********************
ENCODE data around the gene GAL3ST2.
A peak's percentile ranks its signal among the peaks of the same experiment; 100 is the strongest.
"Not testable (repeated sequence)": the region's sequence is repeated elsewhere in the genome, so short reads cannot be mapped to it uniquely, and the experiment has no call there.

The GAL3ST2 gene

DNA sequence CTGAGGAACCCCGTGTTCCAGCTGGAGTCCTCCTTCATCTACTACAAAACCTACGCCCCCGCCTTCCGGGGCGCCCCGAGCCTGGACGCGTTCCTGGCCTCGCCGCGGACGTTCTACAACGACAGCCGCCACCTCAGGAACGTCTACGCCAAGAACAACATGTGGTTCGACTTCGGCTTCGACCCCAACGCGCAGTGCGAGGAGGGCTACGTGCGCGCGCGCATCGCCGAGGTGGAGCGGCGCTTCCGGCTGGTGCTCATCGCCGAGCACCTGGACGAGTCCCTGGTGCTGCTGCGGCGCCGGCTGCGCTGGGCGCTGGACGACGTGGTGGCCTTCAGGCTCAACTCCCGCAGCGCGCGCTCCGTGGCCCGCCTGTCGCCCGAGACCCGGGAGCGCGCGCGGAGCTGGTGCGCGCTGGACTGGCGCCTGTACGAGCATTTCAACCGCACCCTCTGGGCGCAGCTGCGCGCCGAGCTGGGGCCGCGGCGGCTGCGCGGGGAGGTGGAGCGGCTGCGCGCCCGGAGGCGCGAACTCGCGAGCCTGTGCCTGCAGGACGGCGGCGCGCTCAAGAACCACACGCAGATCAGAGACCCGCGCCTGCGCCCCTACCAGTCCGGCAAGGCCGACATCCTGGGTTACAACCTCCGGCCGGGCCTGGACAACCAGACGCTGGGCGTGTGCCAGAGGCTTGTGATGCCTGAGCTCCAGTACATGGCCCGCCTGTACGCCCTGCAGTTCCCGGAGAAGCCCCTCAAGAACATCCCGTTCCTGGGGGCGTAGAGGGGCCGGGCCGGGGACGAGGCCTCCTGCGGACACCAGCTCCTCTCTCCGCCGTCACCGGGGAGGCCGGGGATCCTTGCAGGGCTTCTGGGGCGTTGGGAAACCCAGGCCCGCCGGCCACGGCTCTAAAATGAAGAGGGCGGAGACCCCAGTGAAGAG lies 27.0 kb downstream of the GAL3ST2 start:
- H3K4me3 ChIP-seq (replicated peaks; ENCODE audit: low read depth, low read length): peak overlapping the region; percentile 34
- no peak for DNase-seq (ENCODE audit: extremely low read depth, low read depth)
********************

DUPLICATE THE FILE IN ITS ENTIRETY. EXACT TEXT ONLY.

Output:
ENCODE data around the gene GAL3ST2.
A peak's percentile ranks its signal among the peaks of the same experiment; 100 is the strongest.
"Not testable (repeated sequence)": the region's sequence is repeated elsewhere in the genome, so short reads cannot be mapped to it uniquely, and the experiment has no call there.

The GAL3ST2 gene

DNA sequence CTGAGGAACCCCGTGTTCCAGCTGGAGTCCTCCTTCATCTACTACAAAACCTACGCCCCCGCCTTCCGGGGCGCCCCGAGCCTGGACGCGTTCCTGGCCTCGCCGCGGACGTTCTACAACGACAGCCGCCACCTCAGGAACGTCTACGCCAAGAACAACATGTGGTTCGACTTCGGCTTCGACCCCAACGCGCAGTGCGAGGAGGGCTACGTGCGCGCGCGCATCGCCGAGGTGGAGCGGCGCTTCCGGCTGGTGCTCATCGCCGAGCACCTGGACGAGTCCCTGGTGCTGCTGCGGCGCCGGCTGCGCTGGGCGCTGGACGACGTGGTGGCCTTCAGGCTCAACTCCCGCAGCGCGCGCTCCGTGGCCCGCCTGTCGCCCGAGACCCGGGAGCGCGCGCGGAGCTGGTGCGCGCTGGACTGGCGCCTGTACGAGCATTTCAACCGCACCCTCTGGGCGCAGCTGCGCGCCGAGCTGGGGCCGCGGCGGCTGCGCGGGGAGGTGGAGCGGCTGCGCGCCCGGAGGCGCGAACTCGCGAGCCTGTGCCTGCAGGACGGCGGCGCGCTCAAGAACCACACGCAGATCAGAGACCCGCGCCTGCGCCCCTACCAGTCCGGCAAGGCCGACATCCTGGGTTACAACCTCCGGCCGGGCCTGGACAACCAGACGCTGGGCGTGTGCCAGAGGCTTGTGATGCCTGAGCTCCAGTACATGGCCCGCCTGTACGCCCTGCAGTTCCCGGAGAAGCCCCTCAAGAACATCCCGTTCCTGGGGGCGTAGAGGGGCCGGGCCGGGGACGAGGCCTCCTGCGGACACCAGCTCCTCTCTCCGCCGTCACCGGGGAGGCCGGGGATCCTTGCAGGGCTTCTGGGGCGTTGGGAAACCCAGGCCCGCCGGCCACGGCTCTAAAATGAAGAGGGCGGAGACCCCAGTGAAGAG lies 27.0 kb downstream of the GAL3ST2 start:
- H3K4me3 ChIP-seq (replicated peaks; ENCODE audit: low read depth, low read length): peak overlapping the region; percentile 34
- no peak for DNase-seq (ENCODE audit: extremely low read depth, low read depth)